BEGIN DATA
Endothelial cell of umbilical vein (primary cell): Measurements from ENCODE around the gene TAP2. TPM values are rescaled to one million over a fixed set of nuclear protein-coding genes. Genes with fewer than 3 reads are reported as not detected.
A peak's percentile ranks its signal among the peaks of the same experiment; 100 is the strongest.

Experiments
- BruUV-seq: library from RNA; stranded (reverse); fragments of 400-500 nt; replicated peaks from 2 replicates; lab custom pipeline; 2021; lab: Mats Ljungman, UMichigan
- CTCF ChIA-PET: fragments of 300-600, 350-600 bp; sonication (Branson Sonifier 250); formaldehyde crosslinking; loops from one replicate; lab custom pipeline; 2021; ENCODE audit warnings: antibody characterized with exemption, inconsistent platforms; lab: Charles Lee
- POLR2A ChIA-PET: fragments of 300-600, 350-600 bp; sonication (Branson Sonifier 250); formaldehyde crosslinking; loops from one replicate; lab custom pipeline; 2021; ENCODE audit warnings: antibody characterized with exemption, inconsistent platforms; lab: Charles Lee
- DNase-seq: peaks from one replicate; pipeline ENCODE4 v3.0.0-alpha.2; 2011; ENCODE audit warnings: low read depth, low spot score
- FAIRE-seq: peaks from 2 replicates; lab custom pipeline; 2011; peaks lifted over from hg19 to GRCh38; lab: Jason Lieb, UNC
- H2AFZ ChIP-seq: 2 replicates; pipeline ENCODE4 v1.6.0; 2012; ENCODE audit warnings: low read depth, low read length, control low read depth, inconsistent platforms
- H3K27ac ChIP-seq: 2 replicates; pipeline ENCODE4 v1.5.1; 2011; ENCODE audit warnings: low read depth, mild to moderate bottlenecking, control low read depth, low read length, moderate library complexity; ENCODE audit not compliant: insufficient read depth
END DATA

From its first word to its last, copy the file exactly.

Endothelial cell of umbilical vein (primary cell): Measurements from ENCODE around the gene TAP2. TPM values are rescaled to one million over a fixed set of nuclear protein-coding genes. Genes with fewer than 3 reads are reported as not detected.
A peak's percentile ranks its signal among the peaks of the same experiment; 100 is the strongest.

Experiments
- BruUV-seq: library from RNA; stranded (reverse); fragments of 400-500 nt; replicated peaks from 2 replicates; lab custom pipeline; 2021; lab: Mats Ljungman, UMichigan
- CTCF ChIA-PET: fragments of 300-600, 350-600 bp; sonication (Branson Sonifier 250); formaldehyde crosslinking; loops from one replicate; lab custom pipeline; 2021; ENCODE audit warnings: antibody characterized with exemption, inconsistent platforms; lab: Charles Lee
- POLR2A ChIA-PET: fragments of 300-600, 350-600 bp; sonication (Branson Sonifier 250); formaldehyde crosslinking; loops from one replicate; lab custom pipeline; 2021; ENCODE audit warnings: antibody characterized with exemption, inconsistent platforms; lab: Charles Lee
- DNase-seq: peaks from one replicate; pipeline ENCODE4 v3.0.0-alpha.2; 2011; ENCODE audit warnings: low read depth, low spot score
- FAIRE-seq: peaks from 2 replicates; lab custom pipeline; 2011; peaks lifted over from hg19 to GRCh38; lab: Jason Lieb, UNC
- H2AFZ ChIP-seq: 2 replicates; pipeline ENCODE4 v1.6.0; 2012; ENCODE audit warnings: low read depth, low read length, control low read depth, inconsistent platforms
- H3K27ac ChIP-seq: 2 replicates; pipeline ENCODE4 v1.5.1; 2011; ENCODE audit warnings: low read depth, mild to moderate bottlenecking, control low read depth, low read length, moderate library complexity; ENCODE audit not compliant: insufficient read depth